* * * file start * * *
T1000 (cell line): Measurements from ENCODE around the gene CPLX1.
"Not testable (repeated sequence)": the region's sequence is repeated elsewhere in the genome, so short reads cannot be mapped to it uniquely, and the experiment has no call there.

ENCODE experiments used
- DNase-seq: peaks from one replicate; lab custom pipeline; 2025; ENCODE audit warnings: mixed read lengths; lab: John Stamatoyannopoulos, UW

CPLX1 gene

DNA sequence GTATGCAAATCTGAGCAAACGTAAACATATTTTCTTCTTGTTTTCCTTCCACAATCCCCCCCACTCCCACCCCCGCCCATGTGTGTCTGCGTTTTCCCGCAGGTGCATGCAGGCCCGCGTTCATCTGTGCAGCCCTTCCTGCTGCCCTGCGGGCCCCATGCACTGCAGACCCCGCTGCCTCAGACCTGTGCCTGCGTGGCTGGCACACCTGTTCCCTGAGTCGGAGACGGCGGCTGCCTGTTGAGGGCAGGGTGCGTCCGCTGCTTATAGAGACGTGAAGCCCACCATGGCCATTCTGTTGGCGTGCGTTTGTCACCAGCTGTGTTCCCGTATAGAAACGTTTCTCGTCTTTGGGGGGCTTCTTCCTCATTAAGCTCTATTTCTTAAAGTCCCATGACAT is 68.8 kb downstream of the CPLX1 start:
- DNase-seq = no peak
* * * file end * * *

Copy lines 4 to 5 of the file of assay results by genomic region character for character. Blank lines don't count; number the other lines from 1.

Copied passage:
- DNase-seq: peaks from one replicate; lab custom pipeline; 2025; ENCODE audit warnings: mixed read lengths; lab: John Stamatoyannopoulos, UW

CPLX1 gene